PLEASE DESCRIBE SIX SENSES’ APPROACH TO SUSTAINABILITY. WHAT ARE SOME EXAMPLES OF SIX SENSES’ SUSTAINABILITY PRACTICES?
We do a lot to support sustainability. One half of one percent of our total revenue is allocated to local sustainable activity, both internally and externally, so we are all about fostering sustainable practices.
Our current focus is an initiative called, “Plastic free 2020.” All properties have taken inventory of every plastic item on site and they are systematically eliminating them. We’re at around 40% now of what we used previously, so it is trending well. No plastic water bottles or imported water is to be found at Six Senses . We make our own water with sophisticated and hygienic RO plants. The same is true about straws and bathroom amenity bottles – no more plastics are used. We keep organic gardens on each property and we grow a lot of our own food. And we strictly control which materials are used in new builds. We also keep animals in many places. For example, chickens and ducks for organic egg production, goats and cows for milk and cheese. We even keep camels in a couple of places. We are also focused on marine life, including reef and manta ray conservation. There are relevant community outreach programs on each location generally focused on sustainable issues and practices.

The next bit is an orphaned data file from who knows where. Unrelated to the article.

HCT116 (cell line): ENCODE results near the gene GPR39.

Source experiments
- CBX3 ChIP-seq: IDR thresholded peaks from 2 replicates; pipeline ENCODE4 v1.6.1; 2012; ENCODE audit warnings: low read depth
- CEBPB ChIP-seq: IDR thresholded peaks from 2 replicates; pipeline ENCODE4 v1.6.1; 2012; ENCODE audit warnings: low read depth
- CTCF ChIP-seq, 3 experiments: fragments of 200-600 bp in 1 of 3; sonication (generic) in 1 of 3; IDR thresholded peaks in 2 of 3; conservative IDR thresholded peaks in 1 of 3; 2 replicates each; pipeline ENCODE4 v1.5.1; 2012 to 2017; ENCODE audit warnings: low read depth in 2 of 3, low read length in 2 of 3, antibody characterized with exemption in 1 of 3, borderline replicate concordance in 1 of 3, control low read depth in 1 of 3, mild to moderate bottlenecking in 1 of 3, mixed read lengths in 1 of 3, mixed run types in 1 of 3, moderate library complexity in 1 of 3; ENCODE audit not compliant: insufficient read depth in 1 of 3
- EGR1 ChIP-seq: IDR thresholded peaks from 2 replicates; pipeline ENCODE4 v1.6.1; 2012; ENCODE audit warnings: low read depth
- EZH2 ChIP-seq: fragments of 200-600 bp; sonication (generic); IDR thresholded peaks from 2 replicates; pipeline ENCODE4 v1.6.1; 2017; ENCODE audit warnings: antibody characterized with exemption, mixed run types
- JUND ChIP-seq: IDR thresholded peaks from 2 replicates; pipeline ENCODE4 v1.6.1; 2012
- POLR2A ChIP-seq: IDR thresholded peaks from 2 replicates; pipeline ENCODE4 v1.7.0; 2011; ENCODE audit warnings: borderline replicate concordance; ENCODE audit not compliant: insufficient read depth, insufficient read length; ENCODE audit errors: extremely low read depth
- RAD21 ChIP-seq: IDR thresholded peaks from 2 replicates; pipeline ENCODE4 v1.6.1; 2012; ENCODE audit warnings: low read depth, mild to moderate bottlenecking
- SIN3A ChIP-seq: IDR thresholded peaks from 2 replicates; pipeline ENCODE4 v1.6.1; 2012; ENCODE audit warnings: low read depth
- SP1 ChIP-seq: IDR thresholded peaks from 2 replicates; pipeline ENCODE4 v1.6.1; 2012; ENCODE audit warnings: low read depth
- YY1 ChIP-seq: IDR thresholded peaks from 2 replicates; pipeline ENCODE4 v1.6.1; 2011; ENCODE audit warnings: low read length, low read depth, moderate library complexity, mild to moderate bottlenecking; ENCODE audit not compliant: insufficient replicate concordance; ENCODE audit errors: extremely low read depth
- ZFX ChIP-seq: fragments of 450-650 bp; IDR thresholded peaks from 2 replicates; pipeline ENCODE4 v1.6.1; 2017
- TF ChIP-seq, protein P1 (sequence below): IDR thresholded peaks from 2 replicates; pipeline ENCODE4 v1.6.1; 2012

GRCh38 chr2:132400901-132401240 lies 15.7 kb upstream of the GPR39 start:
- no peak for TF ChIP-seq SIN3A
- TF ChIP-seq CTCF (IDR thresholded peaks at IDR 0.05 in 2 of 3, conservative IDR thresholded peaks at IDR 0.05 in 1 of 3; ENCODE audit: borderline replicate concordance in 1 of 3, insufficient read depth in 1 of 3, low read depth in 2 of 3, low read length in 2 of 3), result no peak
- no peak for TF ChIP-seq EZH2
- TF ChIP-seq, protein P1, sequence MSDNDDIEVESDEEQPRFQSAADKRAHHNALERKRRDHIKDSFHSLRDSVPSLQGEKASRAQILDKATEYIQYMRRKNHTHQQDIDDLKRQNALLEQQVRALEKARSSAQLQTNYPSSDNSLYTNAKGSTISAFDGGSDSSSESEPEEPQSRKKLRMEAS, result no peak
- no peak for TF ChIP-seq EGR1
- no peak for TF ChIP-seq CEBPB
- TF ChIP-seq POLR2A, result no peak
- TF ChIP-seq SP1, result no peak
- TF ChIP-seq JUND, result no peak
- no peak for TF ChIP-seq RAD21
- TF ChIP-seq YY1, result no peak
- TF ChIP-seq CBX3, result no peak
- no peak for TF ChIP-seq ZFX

WHAT ARE SOME FIRST STEPS A HOSPITALITY BUSINESS CAN TAKE TO IMPROVE ITS SUPPORT OF SUSTAINABILITY?
Every business can have an impact on reducing or eliminating the use of plastic. Straws are an obvious first example. Plastic amenity bottles as well – replace them with refillable. I.H.G. is following this direction this year and they are estimating to be saving using 200 million plastic bottles a year.
The key thing is to build sustainability into the business’ culture first and foremost. Then sustainable initiatives will come as the employees embrace their goals. My advice is to start small. Build some successes and then the momentum will rise. Like most things in business, it starts at the top with leadership. If senior management genuinely cares, the values will trickle down within the organization.
DURING YOUR TENURE AT SIX SENSES HAVE YOU NOTICED AN INCREASED INTEREST AMONG CUSTOMERS IN THE COMPANY’S APPROACH TO SUSTAINABILITY? WHAT ARE SOME EXAMPLES OF PRACTICES OR ACTIVITIES GUESTS CARE ABOUT MOST?
Yes. The sustainability train has left the station and our guests are generally and genuinely interested in what we do. And whereas in the past most activity was kept in the so-called “back of house,” we’re moving things to the front of house to be visible and guest-facing. This includes concepts like our Water Bar where we showcase how the drinking water is made and with what sophisticated equipment; our Earth Lab, another great showcase of our sustainable activities; and our Alchemy Bar where we make tinctures, spa scrubs and more from items grown on property. We also get our guests involved with the animals and at events in the organic garden, and more.